ST GEORGE'S CHURCH, PENANG




Photo: Saint George's Church in 2008
Picture taken by Zamri Salleh (USM)


Saint George'sChurch was founded by Reverend Robert S. Hutchings, a well-known educationalist who was also the founder of Penang Free High School in 1816. The construction of the church began in the same year of its conception and work was done by Indian convict labourers.

Saint George's Church was built at the cost of 60,000 Spanish dollars. This was considered an exorbitant amount as the same price was paid to acquire Singapore a few years later. In terms of design, Saint George's Church was claimed to have similar architectural styles with Saint George's Cathedral in Chennai.




Photo:St George's Church in Penang, Malaysia
Source: htttp://www.malayarailway.com





Photo: St. George's Cathedral in Chennai, India
Picture: taken from www.wikipedia.org

Saint George's Church was designed by Captain Robert N. Smith (1787 – 1873), a British military engineer from the British East India Company in Madras, India. His career in Penang began when he was promoted as Superintending Engineer. He returned to Penang in 1817 to complete his work on the Saint George's Church. Captain Robert N. Smith was talented also in the arts of etching and oil paintings. His work consists mostly of impressive oil painted landscapes of Penang, and these are on permanent display at the Penang State Museum.




Photo: The Mahogany tree and the Francis Light's Memorial
Source: Picture taken by Zamri Salleh (USM)



Adorning the landscape, mahogany trees were planted to surround the church. The effort was made by A. B. McKean in 1885. The trees surviving today are those that survived the attack during World War II.

The following image shows the location of Saint George’s Church in George Town. Located on the corner of Lebuh Farquhar and Jalan Masjid Kapitan Keling, the church to today remains a significant building as it is the oldest Anglican Church in Southeast Asia.





Photo: Key Plan and Location Plan of Saint George's Church in Penang
Picture constructed by Lim Boon Fee (USM)

The church was built as a gift to Queen Elizabeth from the British East India Company in return for the trading privileges that was bestowed upon them in the East Indies. The British Empire named most of their churches after Saint George, the patron saint, in colonies worldwide as he was the most venerated saint in the Anglican Church, as well as the Eastern Orthodox Church, Oriental Orthodox Church and Eastern Catholic Church.

The first significant event that took place in the church after its completion was the wedding of the Governor of Penang of that time; William Edward Philips to Janet Bannerman, the daughter of former British Governor of Penang, Colonel John Alexander Bannerman on the 30th of June, 1818. That was the first marriage ceremony for the Anglican Church.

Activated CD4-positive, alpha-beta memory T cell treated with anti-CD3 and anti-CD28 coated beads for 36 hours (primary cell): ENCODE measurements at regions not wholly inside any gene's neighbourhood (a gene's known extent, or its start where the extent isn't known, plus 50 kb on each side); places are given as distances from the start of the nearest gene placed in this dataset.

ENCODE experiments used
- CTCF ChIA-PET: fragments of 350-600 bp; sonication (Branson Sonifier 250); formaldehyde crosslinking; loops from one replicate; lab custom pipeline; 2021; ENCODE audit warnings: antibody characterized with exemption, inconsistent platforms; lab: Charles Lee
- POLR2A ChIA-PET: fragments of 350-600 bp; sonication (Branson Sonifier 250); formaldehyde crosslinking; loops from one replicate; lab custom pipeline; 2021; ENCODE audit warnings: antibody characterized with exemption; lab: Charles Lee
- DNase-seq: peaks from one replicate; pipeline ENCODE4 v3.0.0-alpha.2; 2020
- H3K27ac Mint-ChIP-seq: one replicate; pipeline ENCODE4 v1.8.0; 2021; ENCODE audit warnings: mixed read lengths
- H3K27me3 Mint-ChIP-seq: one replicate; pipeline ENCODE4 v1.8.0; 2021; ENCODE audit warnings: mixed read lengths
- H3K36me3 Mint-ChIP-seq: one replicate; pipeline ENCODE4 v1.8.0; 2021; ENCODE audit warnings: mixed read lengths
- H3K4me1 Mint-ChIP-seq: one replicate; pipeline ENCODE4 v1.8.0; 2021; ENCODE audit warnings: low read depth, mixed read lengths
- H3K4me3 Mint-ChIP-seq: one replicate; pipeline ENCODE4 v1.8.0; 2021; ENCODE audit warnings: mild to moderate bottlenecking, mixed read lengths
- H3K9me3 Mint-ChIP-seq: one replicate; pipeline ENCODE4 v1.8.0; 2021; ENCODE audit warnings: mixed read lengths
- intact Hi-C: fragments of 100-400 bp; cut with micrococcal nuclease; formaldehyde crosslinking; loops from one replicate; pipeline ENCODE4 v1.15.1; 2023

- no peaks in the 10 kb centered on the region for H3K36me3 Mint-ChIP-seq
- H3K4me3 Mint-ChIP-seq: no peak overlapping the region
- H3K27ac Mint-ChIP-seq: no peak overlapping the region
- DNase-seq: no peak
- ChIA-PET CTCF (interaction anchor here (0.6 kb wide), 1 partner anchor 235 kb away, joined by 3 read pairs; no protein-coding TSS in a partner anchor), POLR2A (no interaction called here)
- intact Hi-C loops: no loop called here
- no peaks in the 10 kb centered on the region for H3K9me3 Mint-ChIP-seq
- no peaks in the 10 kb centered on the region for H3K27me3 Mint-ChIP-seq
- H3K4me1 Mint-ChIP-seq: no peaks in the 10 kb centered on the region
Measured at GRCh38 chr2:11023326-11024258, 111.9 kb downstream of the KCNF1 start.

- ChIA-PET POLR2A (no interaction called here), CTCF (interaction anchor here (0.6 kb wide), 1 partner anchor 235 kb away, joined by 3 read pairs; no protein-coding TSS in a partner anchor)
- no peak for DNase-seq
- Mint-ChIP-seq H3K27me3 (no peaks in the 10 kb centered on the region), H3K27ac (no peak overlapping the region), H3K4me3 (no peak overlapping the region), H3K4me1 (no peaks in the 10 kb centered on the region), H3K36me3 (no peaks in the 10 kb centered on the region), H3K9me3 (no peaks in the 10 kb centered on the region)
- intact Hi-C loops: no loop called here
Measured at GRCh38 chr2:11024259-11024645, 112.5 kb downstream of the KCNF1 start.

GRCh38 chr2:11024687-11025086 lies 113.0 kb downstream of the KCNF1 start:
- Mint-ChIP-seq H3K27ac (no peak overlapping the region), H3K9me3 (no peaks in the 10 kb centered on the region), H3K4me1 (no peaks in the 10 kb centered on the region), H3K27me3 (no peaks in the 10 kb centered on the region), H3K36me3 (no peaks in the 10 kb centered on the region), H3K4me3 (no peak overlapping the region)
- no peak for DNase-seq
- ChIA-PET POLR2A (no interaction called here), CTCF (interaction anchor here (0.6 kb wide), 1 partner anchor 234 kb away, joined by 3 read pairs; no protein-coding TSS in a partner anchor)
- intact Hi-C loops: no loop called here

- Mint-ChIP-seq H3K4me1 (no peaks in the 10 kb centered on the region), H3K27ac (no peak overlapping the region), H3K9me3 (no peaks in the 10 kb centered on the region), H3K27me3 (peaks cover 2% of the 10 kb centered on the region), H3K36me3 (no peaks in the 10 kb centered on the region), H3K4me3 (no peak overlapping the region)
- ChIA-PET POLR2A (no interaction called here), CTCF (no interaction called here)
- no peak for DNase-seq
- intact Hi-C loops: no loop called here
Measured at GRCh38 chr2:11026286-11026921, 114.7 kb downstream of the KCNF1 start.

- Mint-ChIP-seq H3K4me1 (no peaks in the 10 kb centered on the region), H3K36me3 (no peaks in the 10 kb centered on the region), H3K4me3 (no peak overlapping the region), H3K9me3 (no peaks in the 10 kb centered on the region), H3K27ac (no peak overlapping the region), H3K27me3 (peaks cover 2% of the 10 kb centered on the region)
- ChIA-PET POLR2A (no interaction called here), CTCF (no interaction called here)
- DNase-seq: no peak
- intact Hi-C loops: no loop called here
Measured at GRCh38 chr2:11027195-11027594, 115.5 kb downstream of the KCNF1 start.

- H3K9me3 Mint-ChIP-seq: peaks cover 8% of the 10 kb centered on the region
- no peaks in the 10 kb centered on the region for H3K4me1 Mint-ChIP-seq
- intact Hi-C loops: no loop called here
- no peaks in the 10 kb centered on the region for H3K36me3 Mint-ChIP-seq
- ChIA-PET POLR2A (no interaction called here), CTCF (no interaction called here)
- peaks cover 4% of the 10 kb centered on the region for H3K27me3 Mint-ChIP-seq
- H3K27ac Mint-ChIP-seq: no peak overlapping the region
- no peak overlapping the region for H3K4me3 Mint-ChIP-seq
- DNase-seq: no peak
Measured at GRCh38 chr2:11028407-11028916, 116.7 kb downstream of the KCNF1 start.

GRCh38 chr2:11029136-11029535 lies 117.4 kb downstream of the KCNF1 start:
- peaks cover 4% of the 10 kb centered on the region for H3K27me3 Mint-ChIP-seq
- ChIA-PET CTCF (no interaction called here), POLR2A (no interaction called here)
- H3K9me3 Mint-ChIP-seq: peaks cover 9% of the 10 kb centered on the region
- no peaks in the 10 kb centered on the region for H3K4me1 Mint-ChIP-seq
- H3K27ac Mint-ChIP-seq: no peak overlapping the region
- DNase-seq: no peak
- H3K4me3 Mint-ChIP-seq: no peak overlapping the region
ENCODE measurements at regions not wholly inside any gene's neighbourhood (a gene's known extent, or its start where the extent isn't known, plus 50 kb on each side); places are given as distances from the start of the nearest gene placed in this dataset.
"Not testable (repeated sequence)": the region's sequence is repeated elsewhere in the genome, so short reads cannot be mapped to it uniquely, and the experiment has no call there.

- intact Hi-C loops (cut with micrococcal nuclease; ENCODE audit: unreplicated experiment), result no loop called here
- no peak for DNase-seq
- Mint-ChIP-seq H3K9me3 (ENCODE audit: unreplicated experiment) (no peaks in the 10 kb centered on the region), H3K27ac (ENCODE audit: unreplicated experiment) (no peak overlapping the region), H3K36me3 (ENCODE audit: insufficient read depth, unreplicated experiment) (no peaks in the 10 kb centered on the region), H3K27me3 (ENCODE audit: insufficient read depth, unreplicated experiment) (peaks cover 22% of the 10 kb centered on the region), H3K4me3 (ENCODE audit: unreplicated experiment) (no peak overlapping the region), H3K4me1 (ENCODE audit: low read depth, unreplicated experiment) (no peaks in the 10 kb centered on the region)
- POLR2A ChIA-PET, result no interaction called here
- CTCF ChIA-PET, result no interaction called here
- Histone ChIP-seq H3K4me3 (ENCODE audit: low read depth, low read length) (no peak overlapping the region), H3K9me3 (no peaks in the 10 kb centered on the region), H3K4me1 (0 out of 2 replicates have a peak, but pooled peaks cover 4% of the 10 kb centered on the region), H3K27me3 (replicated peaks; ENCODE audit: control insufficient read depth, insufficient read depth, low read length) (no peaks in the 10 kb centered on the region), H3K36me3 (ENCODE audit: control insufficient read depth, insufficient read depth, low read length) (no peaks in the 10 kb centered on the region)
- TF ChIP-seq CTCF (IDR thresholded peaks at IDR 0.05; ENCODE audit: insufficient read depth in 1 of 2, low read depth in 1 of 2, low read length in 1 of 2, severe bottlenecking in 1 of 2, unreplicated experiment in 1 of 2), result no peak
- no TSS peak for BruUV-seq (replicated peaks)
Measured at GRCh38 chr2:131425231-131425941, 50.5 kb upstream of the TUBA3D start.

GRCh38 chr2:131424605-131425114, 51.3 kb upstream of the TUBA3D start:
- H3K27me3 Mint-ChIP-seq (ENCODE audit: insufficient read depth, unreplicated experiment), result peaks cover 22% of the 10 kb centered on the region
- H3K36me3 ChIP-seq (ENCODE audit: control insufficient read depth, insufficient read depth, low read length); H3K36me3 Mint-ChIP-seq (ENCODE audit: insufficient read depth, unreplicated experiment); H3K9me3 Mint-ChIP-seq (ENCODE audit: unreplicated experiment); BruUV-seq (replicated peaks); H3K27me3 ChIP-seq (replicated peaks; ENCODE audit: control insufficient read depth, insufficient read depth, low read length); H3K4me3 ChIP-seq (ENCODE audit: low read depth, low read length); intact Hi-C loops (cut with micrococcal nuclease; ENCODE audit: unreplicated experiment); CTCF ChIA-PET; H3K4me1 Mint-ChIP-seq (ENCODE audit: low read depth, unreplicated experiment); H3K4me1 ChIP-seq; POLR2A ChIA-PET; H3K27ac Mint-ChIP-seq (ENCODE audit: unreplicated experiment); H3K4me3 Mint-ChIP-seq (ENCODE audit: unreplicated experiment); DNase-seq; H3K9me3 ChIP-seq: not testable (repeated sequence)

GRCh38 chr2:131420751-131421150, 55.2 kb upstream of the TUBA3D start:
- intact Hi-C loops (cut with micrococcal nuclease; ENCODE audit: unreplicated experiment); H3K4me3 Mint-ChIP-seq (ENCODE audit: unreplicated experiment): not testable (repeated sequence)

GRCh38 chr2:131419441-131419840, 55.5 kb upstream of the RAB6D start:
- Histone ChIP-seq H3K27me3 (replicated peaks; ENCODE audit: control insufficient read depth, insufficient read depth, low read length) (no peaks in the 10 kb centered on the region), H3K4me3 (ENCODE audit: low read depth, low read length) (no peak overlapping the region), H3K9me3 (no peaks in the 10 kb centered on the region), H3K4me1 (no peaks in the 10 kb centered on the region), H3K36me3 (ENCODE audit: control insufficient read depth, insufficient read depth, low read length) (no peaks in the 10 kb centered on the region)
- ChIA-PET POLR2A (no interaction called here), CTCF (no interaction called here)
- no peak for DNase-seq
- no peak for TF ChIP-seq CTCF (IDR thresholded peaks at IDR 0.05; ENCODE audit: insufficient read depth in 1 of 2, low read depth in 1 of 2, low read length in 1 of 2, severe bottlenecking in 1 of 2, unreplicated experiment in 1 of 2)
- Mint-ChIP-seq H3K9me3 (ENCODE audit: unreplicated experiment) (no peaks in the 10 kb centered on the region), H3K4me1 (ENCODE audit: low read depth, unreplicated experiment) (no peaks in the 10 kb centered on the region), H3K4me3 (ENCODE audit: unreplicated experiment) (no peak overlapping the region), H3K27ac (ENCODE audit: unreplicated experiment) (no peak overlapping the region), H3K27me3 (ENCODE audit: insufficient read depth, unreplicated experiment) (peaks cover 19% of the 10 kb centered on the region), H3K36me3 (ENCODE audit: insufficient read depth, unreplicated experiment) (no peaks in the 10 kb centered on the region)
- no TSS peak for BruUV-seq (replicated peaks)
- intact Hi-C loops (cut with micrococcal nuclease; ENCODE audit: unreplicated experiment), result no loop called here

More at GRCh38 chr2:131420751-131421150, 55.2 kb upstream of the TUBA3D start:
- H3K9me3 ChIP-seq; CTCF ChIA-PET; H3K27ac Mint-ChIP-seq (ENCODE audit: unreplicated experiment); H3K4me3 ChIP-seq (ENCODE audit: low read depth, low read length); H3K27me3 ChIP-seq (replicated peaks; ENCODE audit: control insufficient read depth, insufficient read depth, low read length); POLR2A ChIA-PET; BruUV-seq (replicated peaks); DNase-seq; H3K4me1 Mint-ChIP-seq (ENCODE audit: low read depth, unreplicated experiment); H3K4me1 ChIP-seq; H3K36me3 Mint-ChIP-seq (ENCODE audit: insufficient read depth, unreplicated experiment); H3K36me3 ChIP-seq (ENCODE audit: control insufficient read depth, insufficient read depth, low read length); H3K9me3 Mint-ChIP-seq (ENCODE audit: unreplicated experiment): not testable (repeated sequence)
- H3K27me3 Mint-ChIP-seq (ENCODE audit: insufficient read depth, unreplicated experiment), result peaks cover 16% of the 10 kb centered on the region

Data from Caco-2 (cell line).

Over the years, changes have been made to the church building. Originally, it was built with a flat roof. However it proved unsuitable, considering Penang’s heavy rain. This resulted in many problems, including constant repairs and expensive maintenance costs. The roof was modified to its present gable structure in 1864.




Photo: Key Plan and Location Plan of Saint George's Church in Penang
Picture constructed by Lim Boon Fee (USM)



Of the lawn, the Francis Light Memorial was built in 1886 to honour the 100th Anniversary of the founding of Penang by Captain Francis Light. The structure was built in a complimenting style of Georgian-Palladian, reflecting the style of the church building. The striking features of the memorial are the dome and vases. Underneath the dome lies a marble plaque, honouring Captain Light.

On the 8th of December, 1941, during World War II, Saint George’s Church was hit by bombs dropped by the Japanese army. A total of 6 explosives were dropped onto church compound, but only 1 was ever recorded. The building stood through the attack, but the roof and a portion of the walls collapsed. Most of the porch and columns were intact. Through the years 1941 to 1948, the church remained without a roof.

 



Photo
: The church during the Japanese Attack in 1941 (World War II)
Picture: by courtesy of St. George's Church, Penang



The damage from the bombing was serious enough that interior properties such as plaques, furniture and memorials were looted. It was reported that a total of 24 life-sized marble figures were damaged during the heavy looting. Mr. Victor Lumberg, who was then the Lay Reader, rescued the church records and various other articles. He took them to the Parsonage, which is now called the Vicarage. After the bombing, service ceased for 7 years and was temporarily transferred to the Mission House and then to the Wesley Church in Burmah Road until 1948. After the fall of the Japanese Empire, Sunday church services at the Saint George’s Church resumed. It was said that it was the only church to be attacked during the Japanese occupation.

On the 8th of December, 1941, during World War II, Saint George’s Church was hit by bombs dropped by the Japanese army. A total of 6 explosives were dropped onto church compound, but only 1 was ever recorded. The building stood through the attack, but the roof and a portion of the walls collapsed. Most of the porch and columns were intact. Through the years 1941 to 1948, the church remained without a roof

.